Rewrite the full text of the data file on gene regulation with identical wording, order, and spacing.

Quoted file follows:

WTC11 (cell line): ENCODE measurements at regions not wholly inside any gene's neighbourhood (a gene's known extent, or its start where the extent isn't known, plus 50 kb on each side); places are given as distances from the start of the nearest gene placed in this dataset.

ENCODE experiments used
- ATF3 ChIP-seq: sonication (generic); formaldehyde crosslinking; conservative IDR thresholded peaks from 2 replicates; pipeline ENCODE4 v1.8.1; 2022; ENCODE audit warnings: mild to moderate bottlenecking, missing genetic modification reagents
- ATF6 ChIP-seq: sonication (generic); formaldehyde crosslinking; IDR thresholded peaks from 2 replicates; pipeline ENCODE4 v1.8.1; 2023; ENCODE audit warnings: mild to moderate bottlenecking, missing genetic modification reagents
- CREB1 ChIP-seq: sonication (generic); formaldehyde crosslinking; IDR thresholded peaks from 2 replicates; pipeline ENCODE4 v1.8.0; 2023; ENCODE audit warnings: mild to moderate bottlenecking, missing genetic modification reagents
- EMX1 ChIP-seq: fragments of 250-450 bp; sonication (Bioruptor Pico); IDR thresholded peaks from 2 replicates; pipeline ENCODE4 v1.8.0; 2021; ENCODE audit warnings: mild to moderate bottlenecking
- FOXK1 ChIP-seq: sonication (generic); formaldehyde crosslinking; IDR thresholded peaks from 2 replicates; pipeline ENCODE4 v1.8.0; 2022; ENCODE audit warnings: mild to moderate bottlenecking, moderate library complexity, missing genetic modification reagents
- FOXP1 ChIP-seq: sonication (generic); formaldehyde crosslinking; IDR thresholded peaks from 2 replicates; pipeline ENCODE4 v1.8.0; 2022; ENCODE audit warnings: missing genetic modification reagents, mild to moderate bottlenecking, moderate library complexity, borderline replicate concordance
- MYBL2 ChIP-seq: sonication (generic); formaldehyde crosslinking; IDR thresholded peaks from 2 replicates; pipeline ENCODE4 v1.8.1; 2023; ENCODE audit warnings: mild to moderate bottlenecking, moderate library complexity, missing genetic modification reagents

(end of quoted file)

WTC11 (cell line): ENCODE measurements at regions not wholly inside any gene's neighbourhood (a gene's known extent, or its start where the extent isn't known, plus 50 kb on each side); places are given as distances from the start of the nearest gene placed in this dataset.

ENCODE experiments used
- ATF3 ChIP-seq: sonication (generic); formaldehyde crosslinking; conservative IDR thresholded peaks from 2 replicates; pipeline ENCODE4 v1.8.1; 2022; ENCODE audit warnings: mild to moderate bottlenecking, missing genetic modification reagents
- ATF6 ChIP-seq: sonication (generic); formaldehyde crosslinking; IDR thresholded peaks from 2 replicates; pipeline ENCODE4 v1.8.1; 2023; ENCODE audit warnings: mild to moderate bottlenecking, missing genetic modification reagents
- CREB1 ChIP-seq: sonication (generic); formaldehyde crosslinking; IDR thresholded peaks from 2 replicates; pipeline ENCODE4 v1.8.0; 2023; ENCODE audit warnings: mild to moderate bottlenecking, missing genetic modification reagents
- EMX1 ChIP-seq: fragments of 250-450 bp; sonication (Bioruptor Pico); IDR thresholded peaks from 2 replicates; pipeline ENCODE4 v1.8.0; 2021; ENCODE audit warnings: mild to moderate bottlenecking
- FOXK1 ChIP-seq: sonication (generic); formaldehyde crosslinking; IDR thresholded peaks from 2 replicates; pipeline ENCODE4 v1.8.0; 2022; ENCODE audit warnings: mild to moderate bottlenecking, moderate library complexity, missing genetic modification reagents
- FOXP1 ChIP-seq: sonication (generic); formaldehyde crosslinking; IDR thresholded peaks from 2 replicates; pipeline ENCODE4 v1.8.0; 2022; ENCODE audit warnings: missing genetic modification reagents, mild to moderate bottlenecking, moderate library complexity, borderline replicate concordance
- MYBL2 ChIP-seq: sonication (generic); formaldehyde crosslinking; IDR thresholded peaks from 2 replicates; pipeline ENCODE4 v1.8.1; 2023; ENCODE audit warnings: mild to moderate bottlenecking, moderate library complexity, missing genetic modification reagents